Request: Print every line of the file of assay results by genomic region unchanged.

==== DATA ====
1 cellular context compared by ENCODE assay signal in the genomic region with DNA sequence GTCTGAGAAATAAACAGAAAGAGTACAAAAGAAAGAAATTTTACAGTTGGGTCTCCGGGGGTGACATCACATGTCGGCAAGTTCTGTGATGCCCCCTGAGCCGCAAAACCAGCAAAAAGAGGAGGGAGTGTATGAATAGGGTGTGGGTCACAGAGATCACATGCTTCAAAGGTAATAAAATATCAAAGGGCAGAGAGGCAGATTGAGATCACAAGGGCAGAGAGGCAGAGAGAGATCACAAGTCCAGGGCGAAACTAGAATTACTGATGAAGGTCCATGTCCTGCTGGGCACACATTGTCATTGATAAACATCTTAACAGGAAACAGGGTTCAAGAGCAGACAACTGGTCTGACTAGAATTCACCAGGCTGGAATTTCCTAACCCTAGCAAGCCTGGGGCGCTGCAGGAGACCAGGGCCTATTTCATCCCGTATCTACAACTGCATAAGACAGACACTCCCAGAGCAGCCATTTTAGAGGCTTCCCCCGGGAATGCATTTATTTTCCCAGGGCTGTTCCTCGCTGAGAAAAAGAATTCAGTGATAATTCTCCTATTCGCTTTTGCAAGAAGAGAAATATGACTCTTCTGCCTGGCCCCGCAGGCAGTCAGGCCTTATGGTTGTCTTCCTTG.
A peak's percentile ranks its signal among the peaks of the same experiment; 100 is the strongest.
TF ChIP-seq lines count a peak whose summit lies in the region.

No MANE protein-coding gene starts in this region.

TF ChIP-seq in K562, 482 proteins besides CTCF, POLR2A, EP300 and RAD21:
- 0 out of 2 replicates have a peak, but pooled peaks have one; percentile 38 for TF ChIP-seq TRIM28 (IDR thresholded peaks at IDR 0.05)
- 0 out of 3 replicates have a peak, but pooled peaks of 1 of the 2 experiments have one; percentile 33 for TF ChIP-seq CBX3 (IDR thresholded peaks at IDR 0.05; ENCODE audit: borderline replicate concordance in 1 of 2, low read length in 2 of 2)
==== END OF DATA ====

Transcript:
1 cellular context compared by ENCODE assay signal in the genomic region with DNA sequence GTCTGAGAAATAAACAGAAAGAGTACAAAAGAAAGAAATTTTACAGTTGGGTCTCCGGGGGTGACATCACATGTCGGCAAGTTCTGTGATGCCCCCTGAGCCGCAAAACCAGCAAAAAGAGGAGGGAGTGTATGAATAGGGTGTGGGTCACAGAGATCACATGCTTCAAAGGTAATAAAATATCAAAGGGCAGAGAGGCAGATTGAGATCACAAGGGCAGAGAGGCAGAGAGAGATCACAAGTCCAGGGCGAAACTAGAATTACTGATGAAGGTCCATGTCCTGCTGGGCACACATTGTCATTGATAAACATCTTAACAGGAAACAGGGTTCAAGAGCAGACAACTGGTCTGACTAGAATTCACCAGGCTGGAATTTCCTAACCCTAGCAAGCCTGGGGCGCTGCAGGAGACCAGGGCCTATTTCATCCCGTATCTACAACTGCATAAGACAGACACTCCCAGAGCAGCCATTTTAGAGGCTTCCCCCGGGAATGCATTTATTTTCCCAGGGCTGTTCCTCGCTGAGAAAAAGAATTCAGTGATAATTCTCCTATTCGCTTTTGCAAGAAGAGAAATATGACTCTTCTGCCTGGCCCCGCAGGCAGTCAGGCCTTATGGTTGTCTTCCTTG.
A peak's percentile ranks its signal among the peaks of the same experiment; 100 is the strongest.
TF ChIP-seq lines count a peak whose summit lies in the region.

No MANE protein-coding gene starts in this region.

TF ChIP-seq in K562, 482 proteins besides CTCF, POLR2A, EP300 and RAD21:
- 0 out of 2 replicates have a peak, but pooled peaks have one; percentile 38 for TF ChIP-seq TRIM28 (IDR thresholded peaks at IDR 0.05)
- 0 out of 3 replicates have a peak, but pooled peaks of 1 of the 2 experiments have one; percentile 33 for TF ChIP-seq CBX3 (IDR thresholded peaks at IDR 0.05; ENCODE audit: borderline replicate concordance in 1 of 2, low read length in 2 of 2)